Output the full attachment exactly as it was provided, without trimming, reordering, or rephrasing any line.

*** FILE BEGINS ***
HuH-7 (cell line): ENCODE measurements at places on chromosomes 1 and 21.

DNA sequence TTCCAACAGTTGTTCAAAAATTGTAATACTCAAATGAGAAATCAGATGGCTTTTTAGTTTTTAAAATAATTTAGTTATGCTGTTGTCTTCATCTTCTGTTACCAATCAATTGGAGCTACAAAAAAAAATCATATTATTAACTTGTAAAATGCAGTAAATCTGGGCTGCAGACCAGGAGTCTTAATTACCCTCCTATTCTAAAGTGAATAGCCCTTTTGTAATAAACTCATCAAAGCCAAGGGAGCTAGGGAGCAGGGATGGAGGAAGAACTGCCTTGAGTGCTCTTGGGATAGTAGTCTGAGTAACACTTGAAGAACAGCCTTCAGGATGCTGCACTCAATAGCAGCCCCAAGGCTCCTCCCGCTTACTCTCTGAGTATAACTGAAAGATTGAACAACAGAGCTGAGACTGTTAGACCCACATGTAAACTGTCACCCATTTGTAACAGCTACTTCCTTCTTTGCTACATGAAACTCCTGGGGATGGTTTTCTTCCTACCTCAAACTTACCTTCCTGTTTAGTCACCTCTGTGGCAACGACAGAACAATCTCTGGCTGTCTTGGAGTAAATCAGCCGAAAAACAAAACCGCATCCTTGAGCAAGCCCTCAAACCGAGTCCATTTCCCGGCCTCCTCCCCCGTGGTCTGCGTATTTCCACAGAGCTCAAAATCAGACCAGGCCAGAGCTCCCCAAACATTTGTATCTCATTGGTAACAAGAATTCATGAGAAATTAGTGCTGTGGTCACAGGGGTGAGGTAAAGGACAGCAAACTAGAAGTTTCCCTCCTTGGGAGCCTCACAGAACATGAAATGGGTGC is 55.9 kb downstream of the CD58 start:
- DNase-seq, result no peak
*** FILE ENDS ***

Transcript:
HuH-7 (cell line): ENCODE measurements at places on chromosomes 1 and 21.

DNA sequence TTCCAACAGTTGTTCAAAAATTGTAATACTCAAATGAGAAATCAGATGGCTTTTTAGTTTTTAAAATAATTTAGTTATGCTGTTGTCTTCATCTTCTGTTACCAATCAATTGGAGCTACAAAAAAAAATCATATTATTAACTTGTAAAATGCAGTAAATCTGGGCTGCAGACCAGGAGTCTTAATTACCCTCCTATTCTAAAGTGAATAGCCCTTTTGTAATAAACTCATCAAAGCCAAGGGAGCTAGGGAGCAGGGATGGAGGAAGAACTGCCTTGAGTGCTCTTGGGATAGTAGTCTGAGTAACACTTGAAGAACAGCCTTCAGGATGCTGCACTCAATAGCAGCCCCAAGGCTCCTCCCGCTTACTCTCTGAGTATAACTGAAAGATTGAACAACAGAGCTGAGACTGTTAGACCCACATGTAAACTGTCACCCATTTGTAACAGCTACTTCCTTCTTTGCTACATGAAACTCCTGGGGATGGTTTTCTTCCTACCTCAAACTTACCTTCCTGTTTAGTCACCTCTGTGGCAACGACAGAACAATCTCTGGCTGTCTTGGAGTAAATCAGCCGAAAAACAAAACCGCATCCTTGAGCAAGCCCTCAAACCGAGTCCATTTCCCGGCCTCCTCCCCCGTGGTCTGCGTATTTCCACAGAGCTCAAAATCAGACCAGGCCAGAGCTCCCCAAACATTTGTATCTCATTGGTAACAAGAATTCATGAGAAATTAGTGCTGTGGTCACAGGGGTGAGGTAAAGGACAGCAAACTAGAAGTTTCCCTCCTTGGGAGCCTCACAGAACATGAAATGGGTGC is 55.9 kb downstream of the CD58 start:
- DNase-seq, result no peak